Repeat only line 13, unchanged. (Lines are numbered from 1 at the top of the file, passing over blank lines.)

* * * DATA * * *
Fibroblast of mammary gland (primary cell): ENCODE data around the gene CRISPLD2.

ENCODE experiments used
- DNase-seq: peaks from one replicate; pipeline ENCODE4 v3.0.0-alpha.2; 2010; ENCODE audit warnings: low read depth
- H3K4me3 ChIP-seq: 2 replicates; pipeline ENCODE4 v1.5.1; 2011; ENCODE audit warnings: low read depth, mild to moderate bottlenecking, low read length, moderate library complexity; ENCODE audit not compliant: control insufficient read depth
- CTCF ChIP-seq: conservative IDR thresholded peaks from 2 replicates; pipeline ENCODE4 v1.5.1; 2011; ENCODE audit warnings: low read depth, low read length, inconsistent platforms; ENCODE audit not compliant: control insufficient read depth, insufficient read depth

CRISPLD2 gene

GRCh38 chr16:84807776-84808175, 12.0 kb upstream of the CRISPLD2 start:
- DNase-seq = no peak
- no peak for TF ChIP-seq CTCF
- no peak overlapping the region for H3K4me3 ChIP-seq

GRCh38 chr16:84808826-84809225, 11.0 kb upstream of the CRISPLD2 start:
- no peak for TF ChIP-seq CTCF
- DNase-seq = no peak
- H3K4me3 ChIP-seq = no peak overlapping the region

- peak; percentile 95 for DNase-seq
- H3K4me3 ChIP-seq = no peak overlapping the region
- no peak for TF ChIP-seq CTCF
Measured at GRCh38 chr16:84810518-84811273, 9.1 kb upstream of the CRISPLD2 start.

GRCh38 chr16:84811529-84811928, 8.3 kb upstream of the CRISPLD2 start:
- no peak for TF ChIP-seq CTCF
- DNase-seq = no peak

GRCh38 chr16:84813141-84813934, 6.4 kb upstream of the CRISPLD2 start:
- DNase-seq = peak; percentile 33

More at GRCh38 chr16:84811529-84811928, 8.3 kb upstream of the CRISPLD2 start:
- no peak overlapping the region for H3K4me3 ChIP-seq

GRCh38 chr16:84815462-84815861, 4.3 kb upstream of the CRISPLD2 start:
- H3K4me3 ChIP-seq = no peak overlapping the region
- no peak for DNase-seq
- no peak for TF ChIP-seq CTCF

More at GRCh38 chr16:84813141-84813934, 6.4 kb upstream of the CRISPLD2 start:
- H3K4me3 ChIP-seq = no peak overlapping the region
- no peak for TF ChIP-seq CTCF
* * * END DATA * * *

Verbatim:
- DNase-seq = no peak